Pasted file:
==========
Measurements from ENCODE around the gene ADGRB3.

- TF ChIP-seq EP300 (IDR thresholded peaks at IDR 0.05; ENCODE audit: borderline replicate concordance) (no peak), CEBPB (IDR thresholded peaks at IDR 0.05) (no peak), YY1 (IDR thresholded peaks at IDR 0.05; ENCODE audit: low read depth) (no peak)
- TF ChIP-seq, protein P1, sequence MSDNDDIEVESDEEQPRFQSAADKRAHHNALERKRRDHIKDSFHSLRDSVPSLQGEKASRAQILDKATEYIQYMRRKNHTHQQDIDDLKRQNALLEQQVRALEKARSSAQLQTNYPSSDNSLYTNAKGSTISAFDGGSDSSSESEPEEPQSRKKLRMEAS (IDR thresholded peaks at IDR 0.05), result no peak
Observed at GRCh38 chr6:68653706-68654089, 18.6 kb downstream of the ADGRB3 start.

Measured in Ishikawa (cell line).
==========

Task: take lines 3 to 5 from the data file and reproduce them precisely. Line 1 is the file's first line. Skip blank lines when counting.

- TF ChIP-seq, protein P1, sequence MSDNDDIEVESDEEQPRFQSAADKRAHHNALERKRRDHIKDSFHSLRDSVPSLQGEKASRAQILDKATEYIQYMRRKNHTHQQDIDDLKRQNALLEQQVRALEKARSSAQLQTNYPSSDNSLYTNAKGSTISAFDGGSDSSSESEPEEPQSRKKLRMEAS (IDR thresholded peaks at IDR 0.05), result no peak
Observed at GRCh38 chr6:68653706-68654089, 18.6 kb downstream of the ADGRB3 start.

Measured in Ishikawa (cell line).